It’s a listening tool.
Let me repeat that for better effect: It’s a “listening tool“.
Push vs. Pull
Social Media is inherently different from all other mass communication tools at the basic-most level. Where all other mediums excel at delivering, or pushing your message to masses, Social Media is all about the pull. It enables the brands to get honest, real-time, and quantifiable feedback at scale. Therefore, setting up a profile only to push your ATL/BTL stuff here as well is probably the laziest and most ineffective way to use Social Media.
Ask for Feedback
Brands miss out on a massive opportunity when they don’t ask the right questions, and even when they do, don’t use the learning in any constructive way. What if a brand took a break from praising itself all day long, and asked it’s fans how they felt about their product, and how they wished it could be made better? And once their fans spoke, they took that feedback and made improvements based on that? I simply don’t understand what’s wrong with this picture.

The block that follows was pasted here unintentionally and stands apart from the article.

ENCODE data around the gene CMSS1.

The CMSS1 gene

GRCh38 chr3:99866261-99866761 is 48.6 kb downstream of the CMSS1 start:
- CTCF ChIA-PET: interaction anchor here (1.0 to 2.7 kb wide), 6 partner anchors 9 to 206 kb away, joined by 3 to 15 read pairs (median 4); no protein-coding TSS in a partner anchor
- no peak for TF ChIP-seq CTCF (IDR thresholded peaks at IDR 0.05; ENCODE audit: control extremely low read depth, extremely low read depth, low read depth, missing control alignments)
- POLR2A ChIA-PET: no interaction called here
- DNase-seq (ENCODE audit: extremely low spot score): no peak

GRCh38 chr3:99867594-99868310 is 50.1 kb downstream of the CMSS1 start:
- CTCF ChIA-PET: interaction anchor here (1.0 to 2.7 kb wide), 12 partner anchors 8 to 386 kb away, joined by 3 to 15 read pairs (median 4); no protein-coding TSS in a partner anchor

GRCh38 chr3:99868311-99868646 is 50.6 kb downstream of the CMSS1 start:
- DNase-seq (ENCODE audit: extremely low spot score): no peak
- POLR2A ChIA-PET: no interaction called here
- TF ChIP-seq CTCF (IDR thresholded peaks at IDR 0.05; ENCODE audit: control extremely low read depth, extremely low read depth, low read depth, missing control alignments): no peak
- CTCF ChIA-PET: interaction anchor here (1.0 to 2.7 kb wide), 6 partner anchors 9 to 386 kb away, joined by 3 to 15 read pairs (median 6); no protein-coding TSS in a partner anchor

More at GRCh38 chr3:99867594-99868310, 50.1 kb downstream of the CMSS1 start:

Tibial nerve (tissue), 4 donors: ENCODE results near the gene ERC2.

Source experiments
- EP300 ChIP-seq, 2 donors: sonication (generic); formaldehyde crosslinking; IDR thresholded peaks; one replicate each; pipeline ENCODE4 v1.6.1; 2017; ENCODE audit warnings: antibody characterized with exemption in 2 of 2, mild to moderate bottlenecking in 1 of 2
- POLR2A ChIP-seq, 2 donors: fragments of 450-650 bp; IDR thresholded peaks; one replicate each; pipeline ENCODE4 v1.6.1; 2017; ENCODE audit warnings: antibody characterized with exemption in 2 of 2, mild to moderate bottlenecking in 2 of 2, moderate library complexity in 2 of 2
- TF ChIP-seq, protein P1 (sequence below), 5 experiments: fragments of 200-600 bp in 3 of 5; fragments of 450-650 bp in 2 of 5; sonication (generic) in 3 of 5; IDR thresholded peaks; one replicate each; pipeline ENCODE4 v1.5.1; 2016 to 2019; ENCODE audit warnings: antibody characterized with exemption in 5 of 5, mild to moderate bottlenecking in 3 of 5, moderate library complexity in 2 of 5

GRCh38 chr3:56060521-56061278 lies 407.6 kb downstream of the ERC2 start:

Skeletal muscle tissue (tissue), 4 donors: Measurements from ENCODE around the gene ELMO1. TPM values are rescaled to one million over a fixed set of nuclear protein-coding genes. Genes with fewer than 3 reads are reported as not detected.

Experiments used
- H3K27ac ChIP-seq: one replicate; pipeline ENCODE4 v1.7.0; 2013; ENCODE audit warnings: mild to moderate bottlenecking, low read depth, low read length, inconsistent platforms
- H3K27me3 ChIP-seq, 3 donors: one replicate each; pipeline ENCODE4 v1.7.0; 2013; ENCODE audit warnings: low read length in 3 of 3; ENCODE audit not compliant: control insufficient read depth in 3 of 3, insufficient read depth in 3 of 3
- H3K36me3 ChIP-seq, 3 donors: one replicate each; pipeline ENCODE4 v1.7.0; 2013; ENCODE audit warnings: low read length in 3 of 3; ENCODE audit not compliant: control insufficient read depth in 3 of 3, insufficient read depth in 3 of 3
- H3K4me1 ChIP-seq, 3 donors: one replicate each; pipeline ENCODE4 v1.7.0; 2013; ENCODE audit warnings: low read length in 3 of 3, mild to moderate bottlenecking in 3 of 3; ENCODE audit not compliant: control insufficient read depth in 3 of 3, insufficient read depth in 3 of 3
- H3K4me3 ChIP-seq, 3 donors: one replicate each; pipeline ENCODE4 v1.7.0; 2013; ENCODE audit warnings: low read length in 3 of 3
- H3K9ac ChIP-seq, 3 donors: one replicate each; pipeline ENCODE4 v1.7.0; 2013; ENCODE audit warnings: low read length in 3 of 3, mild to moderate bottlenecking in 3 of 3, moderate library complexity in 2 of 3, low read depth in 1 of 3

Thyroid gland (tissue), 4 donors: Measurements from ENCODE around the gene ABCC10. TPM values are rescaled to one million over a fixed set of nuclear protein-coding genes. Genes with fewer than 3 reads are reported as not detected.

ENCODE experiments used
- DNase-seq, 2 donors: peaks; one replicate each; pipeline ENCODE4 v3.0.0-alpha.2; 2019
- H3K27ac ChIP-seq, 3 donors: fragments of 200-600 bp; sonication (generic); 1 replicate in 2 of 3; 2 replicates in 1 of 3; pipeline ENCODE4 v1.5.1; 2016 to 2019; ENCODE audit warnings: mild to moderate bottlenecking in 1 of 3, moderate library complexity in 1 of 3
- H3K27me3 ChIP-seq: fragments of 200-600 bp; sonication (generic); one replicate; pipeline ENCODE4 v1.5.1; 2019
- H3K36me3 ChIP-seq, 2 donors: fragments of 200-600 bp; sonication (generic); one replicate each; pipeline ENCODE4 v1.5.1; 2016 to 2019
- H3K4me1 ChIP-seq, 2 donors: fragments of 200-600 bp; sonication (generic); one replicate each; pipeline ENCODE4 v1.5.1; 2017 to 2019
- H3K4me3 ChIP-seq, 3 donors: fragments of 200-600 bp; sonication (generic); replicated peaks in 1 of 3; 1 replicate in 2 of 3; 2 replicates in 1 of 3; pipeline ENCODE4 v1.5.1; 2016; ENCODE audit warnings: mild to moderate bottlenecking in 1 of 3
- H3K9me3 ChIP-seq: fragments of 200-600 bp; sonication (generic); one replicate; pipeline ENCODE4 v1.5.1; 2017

Yes, the actual process might be a bit more elaborate than that, but the rules remain the same. Why the data must be on Nielsen or TNS-branded slide to be considered authentic? What’s wrong with doing your own research, especially when it’s that easy to do so?
2. Lose the Ego